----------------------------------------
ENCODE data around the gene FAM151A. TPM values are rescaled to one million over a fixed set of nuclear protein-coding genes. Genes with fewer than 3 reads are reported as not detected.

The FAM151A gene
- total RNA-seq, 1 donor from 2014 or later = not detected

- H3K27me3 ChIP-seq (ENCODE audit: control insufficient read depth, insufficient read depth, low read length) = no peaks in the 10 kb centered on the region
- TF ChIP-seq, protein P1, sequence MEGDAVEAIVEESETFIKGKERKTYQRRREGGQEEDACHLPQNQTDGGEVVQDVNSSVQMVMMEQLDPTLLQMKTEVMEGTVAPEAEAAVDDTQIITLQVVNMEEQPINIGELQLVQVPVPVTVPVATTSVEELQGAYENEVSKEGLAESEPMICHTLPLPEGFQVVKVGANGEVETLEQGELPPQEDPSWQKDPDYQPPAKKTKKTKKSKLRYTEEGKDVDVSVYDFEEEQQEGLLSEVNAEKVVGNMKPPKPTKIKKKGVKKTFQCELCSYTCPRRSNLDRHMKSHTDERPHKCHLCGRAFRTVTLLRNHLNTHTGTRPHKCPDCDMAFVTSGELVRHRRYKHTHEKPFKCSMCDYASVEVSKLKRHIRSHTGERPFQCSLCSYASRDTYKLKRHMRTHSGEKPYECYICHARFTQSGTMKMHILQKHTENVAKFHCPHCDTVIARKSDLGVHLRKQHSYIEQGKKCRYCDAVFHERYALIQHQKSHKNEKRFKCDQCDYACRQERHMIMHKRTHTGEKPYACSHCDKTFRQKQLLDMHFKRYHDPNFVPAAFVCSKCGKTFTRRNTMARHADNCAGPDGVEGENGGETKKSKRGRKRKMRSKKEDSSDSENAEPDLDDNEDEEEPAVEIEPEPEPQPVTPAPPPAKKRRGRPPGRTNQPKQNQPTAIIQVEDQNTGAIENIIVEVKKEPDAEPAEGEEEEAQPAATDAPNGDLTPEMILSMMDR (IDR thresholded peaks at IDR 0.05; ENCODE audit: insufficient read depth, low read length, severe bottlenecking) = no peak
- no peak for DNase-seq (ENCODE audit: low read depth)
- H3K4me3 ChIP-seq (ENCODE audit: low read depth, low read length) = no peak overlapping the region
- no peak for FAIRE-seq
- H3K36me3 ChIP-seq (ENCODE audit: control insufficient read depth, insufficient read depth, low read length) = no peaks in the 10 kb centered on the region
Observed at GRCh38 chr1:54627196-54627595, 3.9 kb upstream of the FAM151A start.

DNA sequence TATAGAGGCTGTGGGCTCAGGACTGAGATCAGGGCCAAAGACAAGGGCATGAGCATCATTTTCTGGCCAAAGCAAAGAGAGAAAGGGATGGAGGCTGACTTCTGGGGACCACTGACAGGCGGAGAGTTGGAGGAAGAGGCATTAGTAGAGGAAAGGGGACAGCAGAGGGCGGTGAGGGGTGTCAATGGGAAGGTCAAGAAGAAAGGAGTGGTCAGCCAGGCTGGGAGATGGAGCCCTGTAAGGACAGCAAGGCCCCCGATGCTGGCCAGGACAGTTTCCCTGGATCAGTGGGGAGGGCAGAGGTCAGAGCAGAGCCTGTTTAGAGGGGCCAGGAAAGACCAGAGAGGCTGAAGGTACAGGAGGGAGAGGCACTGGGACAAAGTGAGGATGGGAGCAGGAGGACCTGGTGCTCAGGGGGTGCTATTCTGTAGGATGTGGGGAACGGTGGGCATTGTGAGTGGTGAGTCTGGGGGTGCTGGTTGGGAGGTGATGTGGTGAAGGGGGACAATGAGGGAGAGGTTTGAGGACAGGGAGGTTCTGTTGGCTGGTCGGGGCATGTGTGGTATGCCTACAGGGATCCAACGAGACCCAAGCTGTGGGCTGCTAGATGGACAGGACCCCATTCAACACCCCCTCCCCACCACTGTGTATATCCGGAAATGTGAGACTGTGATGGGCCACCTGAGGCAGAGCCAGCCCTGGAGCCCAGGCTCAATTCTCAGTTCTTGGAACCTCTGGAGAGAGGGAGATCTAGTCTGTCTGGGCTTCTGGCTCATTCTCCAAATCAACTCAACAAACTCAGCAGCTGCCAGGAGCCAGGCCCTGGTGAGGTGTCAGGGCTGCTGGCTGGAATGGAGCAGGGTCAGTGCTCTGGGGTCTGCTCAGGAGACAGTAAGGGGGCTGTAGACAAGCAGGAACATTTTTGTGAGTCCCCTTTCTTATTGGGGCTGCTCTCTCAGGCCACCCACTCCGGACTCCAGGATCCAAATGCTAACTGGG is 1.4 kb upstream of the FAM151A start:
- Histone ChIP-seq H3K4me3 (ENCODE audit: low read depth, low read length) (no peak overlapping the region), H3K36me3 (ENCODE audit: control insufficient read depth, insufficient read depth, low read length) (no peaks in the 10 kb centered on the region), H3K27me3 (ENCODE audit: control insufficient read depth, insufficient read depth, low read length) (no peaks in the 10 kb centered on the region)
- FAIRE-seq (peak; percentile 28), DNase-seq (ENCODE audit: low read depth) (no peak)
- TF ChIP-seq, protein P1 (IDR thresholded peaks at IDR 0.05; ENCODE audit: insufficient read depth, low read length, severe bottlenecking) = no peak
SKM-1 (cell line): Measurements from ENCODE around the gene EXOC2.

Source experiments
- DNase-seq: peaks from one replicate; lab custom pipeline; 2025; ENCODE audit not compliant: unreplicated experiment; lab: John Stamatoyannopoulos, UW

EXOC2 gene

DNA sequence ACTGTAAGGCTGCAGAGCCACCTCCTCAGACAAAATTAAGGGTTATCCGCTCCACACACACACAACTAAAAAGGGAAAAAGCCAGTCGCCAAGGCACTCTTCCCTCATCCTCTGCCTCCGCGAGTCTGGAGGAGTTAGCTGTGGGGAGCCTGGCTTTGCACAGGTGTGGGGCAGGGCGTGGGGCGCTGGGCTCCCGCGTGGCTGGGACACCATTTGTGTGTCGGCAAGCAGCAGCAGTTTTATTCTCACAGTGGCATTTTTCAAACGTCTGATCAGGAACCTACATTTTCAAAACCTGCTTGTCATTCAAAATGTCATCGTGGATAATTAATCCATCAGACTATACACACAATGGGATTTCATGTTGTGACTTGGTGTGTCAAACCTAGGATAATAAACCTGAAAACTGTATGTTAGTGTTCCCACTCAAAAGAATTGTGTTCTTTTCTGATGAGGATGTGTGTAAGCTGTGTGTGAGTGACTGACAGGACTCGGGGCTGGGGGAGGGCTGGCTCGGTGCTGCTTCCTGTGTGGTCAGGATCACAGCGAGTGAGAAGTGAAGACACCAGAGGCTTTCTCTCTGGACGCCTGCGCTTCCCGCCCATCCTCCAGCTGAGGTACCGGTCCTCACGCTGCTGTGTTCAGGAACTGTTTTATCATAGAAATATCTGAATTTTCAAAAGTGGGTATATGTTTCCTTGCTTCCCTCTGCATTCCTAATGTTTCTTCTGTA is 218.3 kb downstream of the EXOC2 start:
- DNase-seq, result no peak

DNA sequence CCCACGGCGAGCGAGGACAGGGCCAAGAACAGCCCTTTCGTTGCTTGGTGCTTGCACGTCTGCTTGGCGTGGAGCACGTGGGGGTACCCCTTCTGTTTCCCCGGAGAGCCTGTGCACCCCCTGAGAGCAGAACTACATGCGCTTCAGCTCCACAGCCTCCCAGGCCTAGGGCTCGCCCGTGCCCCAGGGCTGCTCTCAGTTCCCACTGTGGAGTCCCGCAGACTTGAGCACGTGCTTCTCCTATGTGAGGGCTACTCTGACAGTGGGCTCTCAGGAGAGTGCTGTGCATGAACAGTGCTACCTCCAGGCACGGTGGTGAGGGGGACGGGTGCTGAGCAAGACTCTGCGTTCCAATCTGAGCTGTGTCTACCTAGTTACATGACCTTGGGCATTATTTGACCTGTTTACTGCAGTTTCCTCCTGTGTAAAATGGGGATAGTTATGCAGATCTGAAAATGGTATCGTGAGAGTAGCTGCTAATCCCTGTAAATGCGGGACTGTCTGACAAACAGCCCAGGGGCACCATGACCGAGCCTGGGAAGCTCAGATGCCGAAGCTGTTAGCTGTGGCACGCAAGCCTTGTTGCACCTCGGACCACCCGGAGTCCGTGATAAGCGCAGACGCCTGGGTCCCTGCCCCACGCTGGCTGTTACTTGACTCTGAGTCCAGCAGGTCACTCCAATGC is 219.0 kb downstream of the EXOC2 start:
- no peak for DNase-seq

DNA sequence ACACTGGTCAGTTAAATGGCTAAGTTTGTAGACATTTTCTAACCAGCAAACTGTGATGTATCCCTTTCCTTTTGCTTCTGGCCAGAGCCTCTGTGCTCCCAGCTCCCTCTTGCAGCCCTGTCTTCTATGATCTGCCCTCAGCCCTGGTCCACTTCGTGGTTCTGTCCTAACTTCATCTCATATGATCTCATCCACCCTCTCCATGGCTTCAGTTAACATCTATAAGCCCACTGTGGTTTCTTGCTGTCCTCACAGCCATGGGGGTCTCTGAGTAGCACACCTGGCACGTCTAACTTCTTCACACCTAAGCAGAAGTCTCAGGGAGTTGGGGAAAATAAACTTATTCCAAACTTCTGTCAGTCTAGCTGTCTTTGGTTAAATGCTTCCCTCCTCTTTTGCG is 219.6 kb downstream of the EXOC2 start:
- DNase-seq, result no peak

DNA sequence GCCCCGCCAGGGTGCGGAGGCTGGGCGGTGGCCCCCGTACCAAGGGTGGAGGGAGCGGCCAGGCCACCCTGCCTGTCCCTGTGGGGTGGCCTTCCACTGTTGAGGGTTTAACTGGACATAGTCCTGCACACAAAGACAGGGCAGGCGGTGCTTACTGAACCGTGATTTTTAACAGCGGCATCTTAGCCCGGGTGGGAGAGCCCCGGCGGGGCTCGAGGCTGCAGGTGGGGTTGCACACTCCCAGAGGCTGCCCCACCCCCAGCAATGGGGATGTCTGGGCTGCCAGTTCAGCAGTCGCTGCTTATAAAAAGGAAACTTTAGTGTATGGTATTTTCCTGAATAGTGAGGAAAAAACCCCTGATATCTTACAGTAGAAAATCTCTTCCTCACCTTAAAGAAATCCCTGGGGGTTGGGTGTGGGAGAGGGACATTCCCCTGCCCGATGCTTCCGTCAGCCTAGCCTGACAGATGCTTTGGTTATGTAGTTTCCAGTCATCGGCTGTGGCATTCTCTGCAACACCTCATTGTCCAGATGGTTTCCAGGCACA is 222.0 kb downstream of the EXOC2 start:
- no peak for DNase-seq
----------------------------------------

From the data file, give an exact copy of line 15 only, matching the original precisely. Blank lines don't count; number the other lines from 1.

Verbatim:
SKM-1 (cell line): Measurements from ENCODE around the gene EXOC2.